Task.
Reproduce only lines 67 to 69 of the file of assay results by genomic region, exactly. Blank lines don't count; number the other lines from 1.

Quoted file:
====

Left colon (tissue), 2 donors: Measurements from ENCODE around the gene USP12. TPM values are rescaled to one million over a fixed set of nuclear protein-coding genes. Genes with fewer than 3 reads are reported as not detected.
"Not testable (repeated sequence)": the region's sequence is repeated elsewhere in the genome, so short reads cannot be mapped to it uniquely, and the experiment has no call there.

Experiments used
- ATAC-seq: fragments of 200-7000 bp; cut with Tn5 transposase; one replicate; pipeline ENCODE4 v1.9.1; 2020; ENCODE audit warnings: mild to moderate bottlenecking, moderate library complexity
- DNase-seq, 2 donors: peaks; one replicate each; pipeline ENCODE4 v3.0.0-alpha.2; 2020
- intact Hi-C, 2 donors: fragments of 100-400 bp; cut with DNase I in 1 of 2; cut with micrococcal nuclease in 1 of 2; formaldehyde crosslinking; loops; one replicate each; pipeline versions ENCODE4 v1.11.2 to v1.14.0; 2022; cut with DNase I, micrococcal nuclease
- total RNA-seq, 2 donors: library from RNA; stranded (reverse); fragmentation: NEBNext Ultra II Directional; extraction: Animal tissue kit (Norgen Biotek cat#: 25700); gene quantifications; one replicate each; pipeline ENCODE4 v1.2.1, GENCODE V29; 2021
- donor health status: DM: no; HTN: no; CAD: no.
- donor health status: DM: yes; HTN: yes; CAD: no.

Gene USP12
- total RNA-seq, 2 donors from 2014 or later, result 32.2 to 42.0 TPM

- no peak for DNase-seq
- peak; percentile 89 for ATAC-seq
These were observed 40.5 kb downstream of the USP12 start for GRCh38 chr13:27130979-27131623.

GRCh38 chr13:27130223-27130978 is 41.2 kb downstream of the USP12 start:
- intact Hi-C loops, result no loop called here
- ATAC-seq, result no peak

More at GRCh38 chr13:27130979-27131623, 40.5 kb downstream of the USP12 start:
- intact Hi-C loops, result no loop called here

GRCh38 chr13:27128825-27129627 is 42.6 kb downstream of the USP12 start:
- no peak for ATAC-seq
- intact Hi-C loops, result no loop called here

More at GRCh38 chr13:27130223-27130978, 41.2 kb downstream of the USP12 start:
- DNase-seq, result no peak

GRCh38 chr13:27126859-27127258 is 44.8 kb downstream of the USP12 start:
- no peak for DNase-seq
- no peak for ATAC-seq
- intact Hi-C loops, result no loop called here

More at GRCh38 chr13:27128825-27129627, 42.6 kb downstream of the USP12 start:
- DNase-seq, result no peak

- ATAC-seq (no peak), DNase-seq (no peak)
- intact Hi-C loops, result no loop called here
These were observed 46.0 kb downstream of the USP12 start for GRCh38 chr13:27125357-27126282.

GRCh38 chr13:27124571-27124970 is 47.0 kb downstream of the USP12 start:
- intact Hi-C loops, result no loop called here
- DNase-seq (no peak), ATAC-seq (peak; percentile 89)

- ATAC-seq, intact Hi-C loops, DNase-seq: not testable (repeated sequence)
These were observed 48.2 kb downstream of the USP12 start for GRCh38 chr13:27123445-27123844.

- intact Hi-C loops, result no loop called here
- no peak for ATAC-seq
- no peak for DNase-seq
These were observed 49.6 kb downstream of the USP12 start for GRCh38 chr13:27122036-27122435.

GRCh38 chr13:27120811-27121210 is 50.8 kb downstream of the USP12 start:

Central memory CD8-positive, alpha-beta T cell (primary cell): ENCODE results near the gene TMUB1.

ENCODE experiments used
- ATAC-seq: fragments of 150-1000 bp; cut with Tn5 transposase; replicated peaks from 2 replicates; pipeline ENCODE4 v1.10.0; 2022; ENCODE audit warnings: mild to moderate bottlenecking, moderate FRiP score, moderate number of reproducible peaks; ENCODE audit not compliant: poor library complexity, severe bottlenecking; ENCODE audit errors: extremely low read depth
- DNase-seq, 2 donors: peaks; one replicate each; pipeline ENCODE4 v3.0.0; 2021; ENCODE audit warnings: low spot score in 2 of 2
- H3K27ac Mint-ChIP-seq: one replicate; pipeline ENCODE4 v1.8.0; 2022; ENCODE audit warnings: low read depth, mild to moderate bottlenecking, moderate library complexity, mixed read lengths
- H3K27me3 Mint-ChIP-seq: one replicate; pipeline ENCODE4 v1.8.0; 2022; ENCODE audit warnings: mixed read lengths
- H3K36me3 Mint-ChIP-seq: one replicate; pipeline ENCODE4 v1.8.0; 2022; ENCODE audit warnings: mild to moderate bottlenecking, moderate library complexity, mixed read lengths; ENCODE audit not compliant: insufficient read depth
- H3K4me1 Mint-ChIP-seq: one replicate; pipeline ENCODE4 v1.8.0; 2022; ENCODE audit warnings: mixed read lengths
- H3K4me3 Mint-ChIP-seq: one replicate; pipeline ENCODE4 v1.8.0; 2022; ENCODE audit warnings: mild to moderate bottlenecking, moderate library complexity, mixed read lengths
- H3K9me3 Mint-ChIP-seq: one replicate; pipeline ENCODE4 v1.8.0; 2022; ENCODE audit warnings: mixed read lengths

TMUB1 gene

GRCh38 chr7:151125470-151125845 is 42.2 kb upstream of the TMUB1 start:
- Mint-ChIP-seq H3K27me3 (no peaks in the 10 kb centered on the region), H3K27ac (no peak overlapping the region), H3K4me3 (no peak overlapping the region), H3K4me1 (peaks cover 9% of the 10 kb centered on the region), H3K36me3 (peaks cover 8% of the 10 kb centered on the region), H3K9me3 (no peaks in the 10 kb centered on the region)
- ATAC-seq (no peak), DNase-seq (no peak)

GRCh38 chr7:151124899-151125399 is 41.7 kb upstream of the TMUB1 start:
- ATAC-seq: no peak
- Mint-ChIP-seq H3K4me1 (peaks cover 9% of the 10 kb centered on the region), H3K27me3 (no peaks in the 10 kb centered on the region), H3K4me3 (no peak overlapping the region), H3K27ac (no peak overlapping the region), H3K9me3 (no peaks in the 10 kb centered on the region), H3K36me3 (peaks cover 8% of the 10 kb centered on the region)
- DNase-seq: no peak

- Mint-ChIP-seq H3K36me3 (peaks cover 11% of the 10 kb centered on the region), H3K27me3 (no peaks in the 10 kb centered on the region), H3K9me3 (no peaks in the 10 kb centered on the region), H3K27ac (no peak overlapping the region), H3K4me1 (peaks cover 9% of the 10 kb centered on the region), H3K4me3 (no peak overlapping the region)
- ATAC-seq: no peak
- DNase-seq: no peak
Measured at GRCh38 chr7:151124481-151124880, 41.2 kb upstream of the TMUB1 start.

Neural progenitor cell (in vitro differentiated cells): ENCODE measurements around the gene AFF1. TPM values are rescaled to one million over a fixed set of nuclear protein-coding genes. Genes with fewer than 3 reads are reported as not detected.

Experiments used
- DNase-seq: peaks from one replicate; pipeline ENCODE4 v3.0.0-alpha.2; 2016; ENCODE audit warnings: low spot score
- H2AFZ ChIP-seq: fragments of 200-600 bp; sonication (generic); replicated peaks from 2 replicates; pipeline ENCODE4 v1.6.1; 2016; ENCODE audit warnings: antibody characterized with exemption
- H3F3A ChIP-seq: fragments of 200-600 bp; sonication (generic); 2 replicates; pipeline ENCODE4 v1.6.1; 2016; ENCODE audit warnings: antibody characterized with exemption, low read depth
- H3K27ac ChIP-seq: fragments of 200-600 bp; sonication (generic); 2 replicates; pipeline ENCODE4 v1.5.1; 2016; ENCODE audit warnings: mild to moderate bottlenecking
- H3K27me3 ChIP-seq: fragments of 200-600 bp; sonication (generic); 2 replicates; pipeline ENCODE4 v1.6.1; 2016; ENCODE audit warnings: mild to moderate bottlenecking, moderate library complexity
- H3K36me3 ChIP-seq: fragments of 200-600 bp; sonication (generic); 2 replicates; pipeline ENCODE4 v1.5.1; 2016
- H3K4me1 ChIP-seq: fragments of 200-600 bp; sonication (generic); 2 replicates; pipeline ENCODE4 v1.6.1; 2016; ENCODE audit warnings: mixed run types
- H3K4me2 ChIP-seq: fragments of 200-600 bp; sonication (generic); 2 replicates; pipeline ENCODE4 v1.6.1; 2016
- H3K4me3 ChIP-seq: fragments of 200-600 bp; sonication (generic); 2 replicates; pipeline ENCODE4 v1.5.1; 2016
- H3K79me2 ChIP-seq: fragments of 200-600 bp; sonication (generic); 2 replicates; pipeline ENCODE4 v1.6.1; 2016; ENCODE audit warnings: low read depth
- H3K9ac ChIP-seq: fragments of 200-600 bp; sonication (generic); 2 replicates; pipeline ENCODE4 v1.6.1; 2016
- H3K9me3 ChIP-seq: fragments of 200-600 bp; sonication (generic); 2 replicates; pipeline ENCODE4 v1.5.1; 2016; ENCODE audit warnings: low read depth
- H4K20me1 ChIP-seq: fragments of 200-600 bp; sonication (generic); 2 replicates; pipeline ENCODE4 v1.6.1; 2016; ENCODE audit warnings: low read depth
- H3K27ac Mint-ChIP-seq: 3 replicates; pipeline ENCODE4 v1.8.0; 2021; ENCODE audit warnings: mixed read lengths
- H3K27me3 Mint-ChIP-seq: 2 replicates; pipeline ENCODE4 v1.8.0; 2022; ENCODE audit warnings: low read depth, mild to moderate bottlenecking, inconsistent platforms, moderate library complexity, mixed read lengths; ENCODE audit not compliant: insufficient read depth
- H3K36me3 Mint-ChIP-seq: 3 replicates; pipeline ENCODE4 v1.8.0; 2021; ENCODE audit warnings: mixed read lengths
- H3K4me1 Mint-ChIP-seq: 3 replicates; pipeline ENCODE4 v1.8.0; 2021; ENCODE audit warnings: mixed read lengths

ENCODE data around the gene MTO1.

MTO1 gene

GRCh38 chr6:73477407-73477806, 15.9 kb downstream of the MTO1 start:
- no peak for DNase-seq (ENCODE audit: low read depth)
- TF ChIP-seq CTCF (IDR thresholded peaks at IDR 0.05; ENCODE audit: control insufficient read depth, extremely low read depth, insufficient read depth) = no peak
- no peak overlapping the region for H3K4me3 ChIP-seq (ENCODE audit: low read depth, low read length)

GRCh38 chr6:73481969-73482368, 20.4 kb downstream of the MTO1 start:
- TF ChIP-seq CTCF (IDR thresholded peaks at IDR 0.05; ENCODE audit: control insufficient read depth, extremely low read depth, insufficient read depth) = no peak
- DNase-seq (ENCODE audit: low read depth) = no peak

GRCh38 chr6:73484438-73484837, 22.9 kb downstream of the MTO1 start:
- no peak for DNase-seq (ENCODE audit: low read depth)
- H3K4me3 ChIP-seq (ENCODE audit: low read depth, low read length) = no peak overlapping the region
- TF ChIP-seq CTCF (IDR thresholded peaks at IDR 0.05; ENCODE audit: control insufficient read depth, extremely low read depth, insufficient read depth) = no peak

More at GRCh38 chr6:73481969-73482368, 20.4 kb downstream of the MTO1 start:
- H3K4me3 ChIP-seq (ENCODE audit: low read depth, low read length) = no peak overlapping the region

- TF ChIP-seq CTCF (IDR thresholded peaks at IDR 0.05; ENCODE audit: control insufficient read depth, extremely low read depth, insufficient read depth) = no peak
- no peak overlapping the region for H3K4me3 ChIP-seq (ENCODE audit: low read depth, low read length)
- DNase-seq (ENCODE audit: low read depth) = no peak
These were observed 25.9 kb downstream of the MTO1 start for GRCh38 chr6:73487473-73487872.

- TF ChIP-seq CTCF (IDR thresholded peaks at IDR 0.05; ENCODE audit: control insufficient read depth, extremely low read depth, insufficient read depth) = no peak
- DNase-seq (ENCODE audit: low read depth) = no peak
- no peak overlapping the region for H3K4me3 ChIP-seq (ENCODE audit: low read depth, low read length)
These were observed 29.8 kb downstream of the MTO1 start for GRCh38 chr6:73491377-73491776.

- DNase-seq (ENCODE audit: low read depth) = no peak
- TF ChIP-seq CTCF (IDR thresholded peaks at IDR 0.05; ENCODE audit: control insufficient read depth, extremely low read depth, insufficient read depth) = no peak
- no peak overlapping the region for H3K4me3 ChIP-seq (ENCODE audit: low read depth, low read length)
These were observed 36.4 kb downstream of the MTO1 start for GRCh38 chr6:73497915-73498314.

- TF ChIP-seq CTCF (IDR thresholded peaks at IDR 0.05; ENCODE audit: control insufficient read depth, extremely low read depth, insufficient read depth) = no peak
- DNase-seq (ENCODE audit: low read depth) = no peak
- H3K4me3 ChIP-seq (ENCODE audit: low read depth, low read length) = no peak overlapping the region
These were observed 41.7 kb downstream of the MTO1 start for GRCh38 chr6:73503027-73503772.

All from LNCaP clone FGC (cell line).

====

Experiments used
- DNase-seq: peaks from one replicate; pipeline ENCODE4 v3.0.0-alpha.2; 2016; ENCODE audit warnings: low spot score
- H2AFZ ChIP-seq: fragments of 200-600 bp; sonication (generic); replicated peaks from 2 replicates; pipeline ENCODE4 v1.6.1; 2016; ENCODE audit warnings: antibody characterized with exemption